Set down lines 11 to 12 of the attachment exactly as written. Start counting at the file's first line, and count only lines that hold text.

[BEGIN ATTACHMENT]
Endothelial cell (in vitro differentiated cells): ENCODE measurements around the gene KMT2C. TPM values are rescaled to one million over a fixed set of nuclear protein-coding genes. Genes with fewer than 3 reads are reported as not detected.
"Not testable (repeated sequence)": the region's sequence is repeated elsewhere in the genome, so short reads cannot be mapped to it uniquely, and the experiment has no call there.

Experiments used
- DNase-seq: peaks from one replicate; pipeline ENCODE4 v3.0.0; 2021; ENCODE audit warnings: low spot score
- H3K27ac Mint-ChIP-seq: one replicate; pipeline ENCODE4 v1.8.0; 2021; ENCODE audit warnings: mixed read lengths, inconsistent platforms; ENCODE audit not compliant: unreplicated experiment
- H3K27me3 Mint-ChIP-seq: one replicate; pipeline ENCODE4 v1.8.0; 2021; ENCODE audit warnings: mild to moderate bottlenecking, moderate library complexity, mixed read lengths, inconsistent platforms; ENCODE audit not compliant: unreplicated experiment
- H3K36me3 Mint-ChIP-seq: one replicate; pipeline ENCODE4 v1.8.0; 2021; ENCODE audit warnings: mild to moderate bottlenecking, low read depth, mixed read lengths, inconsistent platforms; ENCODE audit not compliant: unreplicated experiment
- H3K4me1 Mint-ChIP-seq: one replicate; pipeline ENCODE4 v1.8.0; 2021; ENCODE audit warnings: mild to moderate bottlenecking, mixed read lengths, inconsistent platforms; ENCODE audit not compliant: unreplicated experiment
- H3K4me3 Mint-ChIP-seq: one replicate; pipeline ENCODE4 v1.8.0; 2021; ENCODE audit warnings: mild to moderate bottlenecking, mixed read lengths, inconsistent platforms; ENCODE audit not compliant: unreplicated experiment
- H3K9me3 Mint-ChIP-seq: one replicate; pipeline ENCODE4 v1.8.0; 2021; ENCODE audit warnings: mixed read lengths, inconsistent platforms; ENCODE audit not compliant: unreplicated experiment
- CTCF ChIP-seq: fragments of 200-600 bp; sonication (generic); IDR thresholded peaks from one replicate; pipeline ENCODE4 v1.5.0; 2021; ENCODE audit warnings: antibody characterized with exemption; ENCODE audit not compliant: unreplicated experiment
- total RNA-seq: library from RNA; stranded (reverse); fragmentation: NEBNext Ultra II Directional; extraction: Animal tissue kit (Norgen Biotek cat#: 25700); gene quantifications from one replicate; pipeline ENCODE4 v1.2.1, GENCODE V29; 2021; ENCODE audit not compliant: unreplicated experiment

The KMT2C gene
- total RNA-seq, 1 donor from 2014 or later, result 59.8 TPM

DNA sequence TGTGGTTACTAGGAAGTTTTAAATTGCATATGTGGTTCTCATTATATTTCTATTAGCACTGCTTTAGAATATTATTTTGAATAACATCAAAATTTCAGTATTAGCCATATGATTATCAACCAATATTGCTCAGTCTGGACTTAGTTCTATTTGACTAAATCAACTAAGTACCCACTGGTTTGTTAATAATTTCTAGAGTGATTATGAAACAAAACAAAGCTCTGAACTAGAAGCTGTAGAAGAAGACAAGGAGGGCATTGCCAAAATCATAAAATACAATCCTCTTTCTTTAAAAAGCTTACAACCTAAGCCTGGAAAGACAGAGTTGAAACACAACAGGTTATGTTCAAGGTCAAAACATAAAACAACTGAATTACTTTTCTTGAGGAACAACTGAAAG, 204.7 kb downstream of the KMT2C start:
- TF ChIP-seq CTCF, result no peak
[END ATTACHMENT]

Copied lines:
- CTCF ChIP-seq: fragments of 200-600 bp; sonication (generic); IDR thresholded peaks from one replicate; pipeline ENCODE4 v1.5.0; 2021; ENCODE audit warnings: antibody characterized with exemption; ENCODE audit not compliant: unreplicated experiment
- total RNA-seq: library from RNA; stranded (reverse); fragmentation: NEBNext Ultra II Directional; extraction: Animal tissue kit (Norgen Biotek cat#: 25700); gene quantifications from one replicate; pipeline ENCODE4 v1.2.1, GENCODE V29; 2021; ENCODE audit not compliant: unreplicated experiment